California has been among the hardest hit states this influenza season and a report out this week says that the death toll from the dangerous virus has risen to 302, including six children, in the state. Officials report that Los Angeles County has seen the most deadly cases, with 44 fatalities reported within its borders alone.
Despite this rise in the number of deaths from the flu, up 24 from a report the previous week, experts do say that the number of newly identified cases are waning, as outpatient visits resulting in diagnosis and hospitalizations due to the flu appear to be on the decline both in California and around the nation.
The 2013-2014 flu season arrived early and now appears to be departing early as well, good news for those in fear of contracting the potentially deadly influenza virus. California saw the number of flu cases peak within its borders from late January to early February when, on average, 50 lives were lost to the disease each week.
Despite the recent decline, when compared to the 2012-2013 flu season, this year’s flu appears to have been drastically more deadly. By this time last flu season, only 34 deaths had been attributed to influenza in California, and only a total of 106 were reported by the state for the entire season.
It is the H1N1 strain of the flu, also referred to as the swine flu, that has dominated this season, not only in California, but around the country. This is the same deadly strain that took the lives of thousands in the epidemic of 2009. H1N1 and other strains of the flu are considered particularly dangerous for the very young, the elderly, pregnant women and anyone with an underlying health condition. However, H1N1 is notable for its increased tendency to impact younger adults, those between the ages of 18-64, and those who are normally quite healthy othewise.
In its most recent weekly flu report, the Center for Disease Control and Prevention (CDC) provided a nationwide update on which states continue to be hard hit by influenza, and California is no longer at the top of the list. CDC data indicates that the states of Hawaii, Oklahoma, Minnesota and Texas are now seeing the highest incidences of new flu cases, though nationwide the downward diagnosis trend continues.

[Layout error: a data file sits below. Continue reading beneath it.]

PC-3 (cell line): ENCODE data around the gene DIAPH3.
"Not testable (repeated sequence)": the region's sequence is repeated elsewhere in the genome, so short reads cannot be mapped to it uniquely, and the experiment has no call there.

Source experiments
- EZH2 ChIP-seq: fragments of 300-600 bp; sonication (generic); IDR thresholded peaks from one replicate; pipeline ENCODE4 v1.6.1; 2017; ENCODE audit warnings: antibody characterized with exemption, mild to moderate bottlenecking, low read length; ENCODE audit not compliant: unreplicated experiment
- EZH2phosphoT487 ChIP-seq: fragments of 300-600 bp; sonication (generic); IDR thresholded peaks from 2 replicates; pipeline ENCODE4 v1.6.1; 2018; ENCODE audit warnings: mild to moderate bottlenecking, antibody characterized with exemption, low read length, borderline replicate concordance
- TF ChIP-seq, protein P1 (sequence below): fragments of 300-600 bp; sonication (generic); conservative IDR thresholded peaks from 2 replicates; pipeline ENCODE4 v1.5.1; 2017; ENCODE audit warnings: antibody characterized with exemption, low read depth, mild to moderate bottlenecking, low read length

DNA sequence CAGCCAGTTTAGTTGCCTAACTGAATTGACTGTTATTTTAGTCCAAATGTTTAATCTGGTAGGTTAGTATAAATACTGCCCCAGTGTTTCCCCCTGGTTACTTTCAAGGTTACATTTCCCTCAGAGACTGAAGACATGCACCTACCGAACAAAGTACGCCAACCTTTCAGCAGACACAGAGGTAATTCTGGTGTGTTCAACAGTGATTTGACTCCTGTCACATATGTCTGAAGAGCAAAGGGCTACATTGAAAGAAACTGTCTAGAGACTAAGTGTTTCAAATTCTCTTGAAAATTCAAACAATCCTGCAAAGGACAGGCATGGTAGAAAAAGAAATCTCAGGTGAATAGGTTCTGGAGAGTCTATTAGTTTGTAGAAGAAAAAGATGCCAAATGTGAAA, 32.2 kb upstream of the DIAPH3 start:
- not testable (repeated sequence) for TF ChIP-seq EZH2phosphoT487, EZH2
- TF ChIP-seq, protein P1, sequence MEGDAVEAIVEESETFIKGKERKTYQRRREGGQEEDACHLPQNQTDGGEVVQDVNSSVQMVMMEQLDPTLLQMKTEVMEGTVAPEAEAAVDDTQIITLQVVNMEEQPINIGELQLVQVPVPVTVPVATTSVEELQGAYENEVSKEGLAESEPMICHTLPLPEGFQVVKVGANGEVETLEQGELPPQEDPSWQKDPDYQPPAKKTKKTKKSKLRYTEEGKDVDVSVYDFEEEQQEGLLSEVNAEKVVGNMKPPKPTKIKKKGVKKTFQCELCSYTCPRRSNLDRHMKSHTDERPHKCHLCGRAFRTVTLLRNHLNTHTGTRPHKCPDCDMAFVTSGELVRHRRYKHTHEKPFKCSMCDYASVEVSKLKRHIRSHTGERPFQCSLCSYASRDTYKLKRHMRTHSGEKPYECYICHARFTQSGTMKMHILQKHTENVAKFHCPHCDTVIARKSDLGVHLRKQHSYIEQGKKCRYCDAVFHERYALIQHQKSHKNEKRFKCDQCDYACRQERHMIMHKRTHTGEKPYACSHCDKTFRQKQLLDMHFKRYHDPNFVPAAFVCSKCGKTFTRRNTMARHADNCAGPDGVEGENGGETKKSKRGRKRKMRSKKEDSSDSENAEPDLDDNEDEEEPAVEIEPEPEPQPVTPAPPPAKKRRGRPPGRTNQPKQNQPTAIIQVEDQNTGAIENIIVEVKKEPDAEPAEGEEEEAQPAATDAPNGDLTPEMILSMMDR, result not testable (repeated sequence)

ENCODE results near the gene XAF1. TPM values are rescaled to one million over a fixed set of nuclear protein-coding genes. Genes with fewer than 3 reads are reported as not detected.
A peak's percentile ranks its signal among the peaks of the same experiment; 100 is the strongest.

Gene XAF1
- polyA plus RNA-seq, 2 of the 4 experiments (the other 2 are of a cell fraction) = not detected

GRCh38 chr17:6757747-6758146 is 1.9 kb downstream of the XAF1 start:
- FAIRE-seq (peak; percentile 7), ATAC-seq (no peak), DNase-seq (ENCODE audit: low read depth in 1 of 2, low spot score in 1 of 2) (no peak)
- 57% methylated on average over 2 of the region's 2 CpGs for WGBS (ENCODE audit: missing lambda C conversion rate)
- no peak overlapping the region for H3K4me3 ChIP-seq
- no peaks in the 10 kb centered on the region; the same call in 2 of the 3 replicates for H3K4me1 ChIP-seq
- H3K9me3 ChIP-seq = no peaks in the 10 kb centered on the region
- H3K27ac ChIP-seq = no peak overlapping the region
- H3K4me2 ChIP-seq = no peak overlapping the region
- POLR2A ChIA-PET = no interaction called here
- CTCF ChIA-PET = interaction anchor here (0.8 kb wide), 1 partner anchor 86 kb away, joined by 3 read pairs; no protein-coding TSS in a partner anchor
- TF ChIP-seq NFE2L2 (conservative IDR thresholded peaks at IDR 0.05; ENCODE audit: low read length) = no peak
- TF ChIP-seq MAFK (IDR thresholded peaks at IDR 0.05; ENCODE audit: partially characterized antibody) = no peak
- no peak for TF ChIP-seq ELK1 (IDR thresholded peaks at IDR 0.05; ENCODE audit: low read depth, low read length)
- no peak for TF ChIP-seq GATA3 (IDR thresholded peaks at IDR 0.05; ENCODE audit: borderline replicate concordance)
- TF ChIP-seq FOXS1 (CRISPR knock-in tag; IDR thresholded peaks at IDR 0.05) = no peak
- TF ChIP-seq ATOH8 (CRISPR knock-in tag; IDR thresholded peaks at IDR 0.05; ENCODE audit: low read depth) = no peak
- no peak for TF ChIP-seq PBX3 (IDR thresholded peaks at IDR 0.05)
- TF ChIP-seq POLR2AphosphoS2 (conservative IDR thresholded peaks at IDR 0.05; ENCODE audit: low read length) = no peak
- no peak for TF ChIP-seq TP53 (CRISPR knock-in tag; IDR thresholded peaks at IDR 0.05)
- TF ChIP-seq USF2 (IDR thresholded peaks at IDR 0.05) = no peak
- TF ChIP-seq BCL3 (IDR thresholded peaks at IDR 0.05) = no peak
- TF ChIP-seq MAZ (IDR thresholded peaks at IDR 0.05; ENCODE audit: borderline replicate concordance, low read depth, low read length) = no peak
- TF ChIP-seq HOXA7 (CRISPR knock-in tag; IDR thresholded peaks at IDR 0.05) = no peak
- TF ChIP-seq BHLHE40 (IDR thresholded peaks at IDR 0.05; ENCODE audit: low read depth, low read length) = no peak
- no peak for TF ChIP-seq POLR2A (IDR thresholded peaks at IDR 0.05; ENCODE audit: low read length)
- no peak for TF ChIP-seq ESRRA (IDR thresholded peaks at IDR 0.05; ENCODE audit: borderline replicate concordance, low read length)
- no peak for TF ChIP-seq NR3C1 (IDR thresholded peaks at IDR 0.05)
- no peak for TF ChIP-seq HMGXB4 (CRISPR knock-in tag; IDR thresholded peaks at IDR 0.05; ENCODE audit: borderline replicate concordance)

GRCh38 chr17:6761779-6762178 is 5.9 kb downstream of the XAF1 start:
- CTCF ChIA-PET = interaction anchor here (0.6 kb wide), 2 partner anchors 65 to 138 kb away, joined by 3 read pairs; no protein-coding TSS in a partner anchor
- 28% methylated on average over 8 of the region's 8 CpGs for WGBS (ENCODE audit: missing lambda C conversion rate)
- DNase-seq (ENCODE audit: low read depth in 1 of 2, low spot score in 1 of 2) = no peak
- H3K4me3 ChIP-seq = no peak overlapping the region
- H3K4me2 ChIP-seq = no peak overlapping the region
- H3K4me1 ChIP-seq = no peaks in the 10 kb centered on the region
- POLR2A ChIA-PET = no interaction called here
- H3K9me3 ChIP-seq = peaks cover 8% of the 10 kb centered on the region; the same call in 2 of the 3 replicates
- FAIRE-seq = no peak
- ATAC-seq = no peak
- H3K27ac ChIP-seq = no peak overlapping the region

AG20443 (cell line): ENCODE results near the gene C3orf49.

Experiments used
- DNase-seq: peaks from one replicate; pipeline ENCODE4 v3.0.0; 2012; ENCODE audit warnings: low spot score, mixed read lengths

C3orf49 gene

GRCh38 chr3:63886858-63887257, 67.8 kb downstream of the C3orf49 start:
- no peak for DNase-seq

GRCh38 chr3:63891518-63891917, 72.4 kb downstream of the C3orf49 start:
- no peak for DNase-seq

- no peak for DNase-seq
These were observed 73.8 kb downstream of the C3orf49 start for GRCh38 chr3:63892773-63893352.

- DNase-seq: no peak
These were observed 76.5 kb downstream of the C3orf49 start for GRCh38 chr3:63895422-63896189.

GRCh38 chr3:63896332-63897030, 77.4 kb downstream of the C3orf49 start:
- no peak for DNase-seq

The CDC also reported more than 7,000 hospitalizations resulting from confirmed cases of the flu since the season officially began on Oct. 1. Of those, more than 60 percent were adults between the ages of 18 and 64 and the vast majority of cases were attributable to the H1Ni strain of the virus. National data on the total number of deaths from the flu is not maintained, however, data on the number of pediatric deaths is, with this year’s nationwide total of pediatric deaths attributable to the flu currently at 61, nine having occurred during the week of the CDC’s most recent update.
Even in the face of a declining number of cases of the flu, California officials and the CDC continue to recommend the influenza vaccination to ensure protection against the hard hitting disease for anyone over the age of six months. It is recommended that the vaccine be sought out as soon as possible as it can take up to two weeks to take become fully effective.
By Michele Wessel